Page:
During several days I was trying to solve an issue with rowlock on Oracle and MariaDB (MySQL). There were concurrent requests entering into @Transactional* method which changed data in the DB.
HOW TO DEBUG
When solving such issues, it might be hard to reproduce the situation because of the concurrency. One solution is to use logging or simple output. It’ll give understanding at least how many streams have passed a particular point in the code. Using static variables can also help. Iterating them might give an estimate of the number of times something happens.
It’s possible to send two concurrent threads using, for example, sleep() for a thread. Placing it before the problematic area will provide enough time to send as many threads as needed. However, you might need to use static counter in order to let every second thread without falling asleep.
HOW TO FIX
In the case of reading-writing the data, the safest fix is to put a trigger, which tells if the area contains consistent information or it’s better to wait till the previous thread finishes changing the resource. To find out more about this mechanism, read about Semaphores and, particularly, about one of its implementations, Mutex. What was especially strange with this approach in my case was that in MariaDB all worked fine but not in Oracle. The problem was that with the find request I used the following annotation: @Lock(PESSIMISTIC_WRITE). Its parameter is LockModeType enum value. Somehow it seems not to work proper with Oracle 12 or Hibernate 5.0.2.Final. What helped was to use entityManager.lock(Entity, LockModeType) method. You can also make a lock on the session: entityManager.unwrap(Session.class).lock(Entity, LockMode). Here you can get more general info about locking. For more information why the annotation didn't work and how to fix it check the following StackOverflow question of mine. One of the Hibernate authors was very kind to reply.
Exchange Uncommitted Info (Scarry)
There are different ways to fix the problem, but they heavily depend on the code. For example, you can enable information exchange between transactions-sessions. As soon as the data are changed in terms of one session, the other one will become aware of it and will read the already updated data. This feature can be enabled using READ_UNCOMMITED in the DB. Note that it’s a possible isolation level in MariaDB (MySql) which you can happily use when debugging but it’s not applicable in serious Oracle.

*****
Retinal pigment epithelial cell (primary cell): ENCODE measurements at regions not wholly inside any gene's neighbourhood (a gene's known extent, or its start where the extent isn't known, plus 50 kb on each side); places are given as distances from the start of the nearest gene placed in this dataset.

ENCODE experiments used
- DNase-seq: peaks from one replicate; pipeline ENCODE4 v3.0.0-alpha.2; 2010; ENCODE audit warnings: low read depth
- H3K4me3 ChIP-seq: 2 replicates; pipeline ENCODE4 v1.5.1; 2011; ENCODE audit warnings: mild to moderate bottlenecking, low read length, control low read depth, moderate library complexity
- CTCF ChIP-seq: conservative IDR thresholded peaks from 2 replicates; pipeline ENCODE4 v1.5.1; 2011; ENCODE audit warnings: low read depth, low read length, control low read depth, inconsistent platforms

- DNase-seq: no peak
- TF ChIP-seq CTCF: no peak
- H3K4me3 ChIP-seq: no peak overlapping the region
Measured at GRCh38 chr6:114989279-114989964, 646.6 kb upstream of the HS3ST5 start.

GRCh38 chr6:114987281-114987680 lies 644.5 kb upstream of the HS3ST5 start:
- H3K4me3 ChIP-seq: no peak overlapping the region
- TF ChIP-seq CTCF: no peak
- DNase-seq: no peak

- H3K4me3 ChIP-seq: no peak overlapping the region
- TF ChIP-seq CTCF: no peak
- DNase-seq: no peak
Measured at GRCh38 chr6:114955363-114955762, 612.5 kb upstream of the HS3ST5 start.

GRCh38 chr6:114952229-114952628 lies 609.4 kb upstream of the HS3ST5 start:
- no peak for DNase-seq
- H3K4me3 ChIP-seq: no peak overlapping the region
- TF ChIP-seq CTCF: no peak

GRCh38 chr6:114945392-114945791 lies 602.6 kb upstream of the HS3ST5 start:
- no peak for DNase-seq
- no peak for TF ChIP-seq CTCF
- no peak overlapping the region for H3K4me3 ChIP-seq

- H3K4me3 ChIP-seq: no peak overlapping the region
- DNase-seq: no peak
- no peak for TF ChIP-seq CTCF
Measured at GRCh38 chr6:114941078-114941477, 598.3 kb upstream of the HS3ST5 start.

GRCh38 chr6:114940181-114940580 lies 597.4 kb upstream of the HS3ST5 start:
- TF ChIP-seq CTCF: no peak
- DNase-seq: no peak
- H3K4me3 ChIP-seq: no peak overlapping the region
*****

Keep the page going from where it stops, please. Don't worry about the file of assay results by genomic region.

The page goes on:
It’s also possible to use Hibernate’s second level cache.
Problems may occur, however. If the transaction that changed the data and gave it to the next parallel transaction rollbacks, the data, with which the second transaction operates, might become erroneous. Besides, it’s always better to have guarantees that 2 parallel transactions won’t read the data being changed, which they use to write new information. The first transaction still could want to continue updating the data, when the second one had already read it to change.
Try Until You Make it or Fast fix
Badly written locks can produce deadlocks. Two threads will constantly attempt to access the same resource. Each will wait until the other one releases the DB. If this happens very rarely, you might be interested in using Ostrich algorithm. The better solution might be to get rid of possible deadlocks and wait till the exception of writing to the DB happens. When it does, just try again and hope that this time, no other thread will want to disturb the same data. This solution might be applied when the problem happens really rarely, and when putting a lock will cause serious downshift in performance. For example, I knew that the erroneous insert to the DB was always followed by update, and I couldn’t have 2 bad consecutive inserts. So the just described fix worked for my problem.
I wish you good luck! Have fun with your problem. Hope the fix comes soon. :)
* This article is inspired by experienced problems in Java + Spring + Hibernate + SpringData + DB (Oracle and MariaDB)